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OPINION - BREXIT AFTERMATH

EXPATS

British expats ‘should be given French nationality’

France’s leading professor on all matters to do with citizenship tells The Local why British expats should be given French nationality.

British expats 'should be given French nationality'
Photo: AFP

Law professor Patrick Weil knows a thing or two about citizenship, nationality and migration. In fact he is the country's leading voice on the subject and has advised those in power on matters related to citizenship.

It was Weil who helped put French president François Hollande off the idea of stripping convicted terrorists of their French nationality, because, he argued, it simply wouldn’t work.

Now Weil, the author of the book “How to be French” has turned his attention to Brexit and how France could help out all those tens of thousands of British nationals in France who have been left feeling a little uneasy about their futures since the referendum.

Weil believes the French government should roll out the red carpet for them and offer them an easy route to citizenship.

“Britons in France have been left living in uncertainty in terms of their futures and their status,” Weil told The Local. “Many feel very insecure. They don’t know if they will be EU citizens and what consequences that will have.

“The French parliament should make a gesture to all those Britons who want to keep their EU citizenship by allowing them to become French.

“France has always accepted dual citizenship so British nationals would not have to renounce their British passports.  

“I have studied these issues in depth and I see no legal issues. France should help those who want to secure their future by saying if you want to become French, you can. It doesn’t have to be obligatory.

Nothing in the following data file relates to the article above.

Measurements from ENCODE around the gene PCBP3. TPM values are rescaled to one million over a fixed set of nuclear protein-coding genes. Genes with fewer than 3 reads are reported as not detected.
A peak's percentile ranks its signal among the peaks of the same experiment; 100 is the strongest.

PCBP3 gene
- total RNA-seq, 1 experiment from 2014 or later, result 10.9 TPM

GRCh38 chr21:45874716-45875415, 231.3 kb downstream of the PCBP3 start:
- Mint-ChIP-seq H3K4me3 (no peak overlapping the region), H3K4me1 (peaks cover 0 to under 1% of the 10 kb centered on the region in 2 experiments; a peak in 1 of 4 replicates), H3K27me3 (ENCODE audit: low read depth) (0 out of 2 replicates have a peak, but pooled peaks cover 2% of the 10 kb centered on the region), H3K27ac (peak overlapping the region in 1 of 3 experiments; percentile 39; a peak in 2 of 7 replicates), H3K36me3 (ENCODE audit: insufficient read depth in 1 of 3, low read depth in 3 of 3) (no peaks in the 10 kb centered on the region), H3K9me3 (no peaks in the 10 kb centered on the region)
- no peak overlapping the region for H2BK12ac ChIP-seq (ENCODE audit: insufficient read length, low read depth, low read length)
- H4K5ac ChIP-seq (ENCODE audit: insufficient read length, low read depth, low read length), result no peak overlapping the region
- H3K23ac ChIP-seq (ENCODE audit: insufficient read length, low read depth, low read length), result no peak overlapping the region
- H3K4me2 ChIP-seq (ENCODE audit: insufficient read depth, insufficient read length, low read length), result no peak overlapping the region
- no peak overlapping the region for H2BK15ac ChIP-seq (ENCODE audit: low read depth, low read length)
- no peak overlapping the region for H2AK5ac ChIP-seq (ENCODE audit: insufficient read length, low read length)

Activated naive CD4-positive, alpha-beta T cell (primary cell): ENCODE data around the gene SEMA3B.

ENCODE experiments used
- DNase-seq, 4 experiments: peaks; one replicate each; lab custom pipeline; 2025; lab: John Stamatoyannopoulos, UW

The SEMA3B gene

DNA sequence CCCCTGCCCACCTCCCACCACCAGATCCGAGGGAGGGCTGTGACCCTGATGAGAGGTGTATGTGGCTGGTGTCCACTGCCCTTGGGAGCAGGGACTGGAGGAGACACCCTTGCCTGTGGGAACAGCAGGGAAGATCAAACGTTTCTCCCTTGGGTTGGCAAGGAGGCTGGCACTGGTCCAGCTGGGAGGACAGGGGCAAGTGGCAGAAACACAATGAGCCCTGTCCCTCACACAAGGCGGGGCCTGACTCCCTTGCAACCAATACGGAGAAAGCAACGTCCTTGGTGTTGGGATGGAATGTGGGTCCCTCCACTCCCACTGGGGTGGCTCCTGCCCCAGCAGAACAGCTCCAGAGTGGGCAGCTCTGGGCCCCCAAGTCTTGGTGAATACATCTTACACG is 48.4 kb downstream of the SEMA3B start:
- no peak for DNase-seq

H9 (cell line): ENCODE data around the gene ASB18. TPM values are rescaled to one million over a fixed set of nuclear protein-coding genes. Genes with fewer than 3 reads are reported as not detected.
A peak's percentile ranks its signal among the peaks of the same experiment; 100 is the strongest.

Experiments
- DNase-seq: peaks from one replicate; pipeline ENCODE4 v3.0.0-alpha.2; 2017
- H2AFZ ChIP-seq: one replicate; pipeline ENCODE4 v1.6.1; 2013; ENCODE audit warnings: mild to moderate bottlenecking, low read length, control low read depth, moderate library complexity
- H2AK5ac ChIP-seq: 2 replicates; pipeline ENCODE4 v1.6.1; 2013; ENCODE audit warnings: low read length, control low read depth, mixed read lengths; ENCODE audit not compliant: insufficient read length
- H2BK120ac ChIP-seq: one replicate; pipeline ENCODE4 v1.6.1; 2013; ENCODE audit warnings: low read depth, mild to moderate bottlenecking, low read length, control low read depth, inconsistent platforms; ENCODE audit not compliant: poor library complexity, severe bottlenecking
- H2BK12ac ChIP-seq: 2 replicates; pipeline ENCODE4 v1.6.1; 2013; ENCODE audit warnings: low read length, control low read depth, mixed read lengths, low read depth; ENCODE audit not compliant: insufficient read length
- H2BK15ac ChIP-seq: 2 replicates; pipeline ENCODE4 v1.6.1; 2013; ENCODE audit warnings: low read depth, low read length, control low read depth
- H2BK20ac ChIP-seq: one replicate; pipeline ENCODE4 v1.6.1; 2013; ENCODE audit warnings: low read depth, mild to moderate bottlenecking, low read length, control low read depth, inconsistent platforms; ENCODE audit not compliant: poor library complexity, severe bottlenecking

Currently British nationals who want to take French citizenship through the naturalisation route have to have lived in the country for five years, which of course many have, but not all.

They also have to prove they are sufficiently integrated with one of those requirement being a language test. For those who want to gain citizenship by marrying a French partner, they need to have been wedded for at least four years.

Weil believes the rules should be relaxed following the referendum.

“It could be done for those who have lived in France for one year, or for those who have been married to their French partner for one year,” Weil said.

“If they meet these requirements then they should be able to apply immediately,” he added.

Weil believes the move, which he believes could be implemented immediately and is not unprecedented in French legal history, would have the support of many French MPs in parliament.

The professor backed up his argument in a powerful column in French newspaper Le Monde.

“Let’s remember Churchill, and have France offer its citizenship to the British!” Weil writes.

“In France, British citizens have contributed to the revival of a great number of villages abandoned by their native population,” he says.

“They have voted in local elections, have been elected to municipal councils, and actively participate in the life of local communities. To all Britons who have formed such attachments to France, our message can only be one of welcome.

“And this welcome can, and must, take the form of immediate French citizenship for those that seek it.” 

Weil adds: “It would not presume to determine the future of the UK within the EU. Rather, it would serve to send the message that the French have not forgotten their common past with the UK, and that they remain willing to build a future together.”

Last week Christopher Chantrey who is chairman of the British Community Committee of France told The Local his organisation has received numerous enquiries from people wanting to know how they can best safeguard their lives in France.

“In some cases people are applying for French citizenship while others are going down the path of trying to get a permanent residency permit,” said Chantrey.

“They see it as an insurance policy because at the moment there is a huge cloud of uncertainty hanging over them.”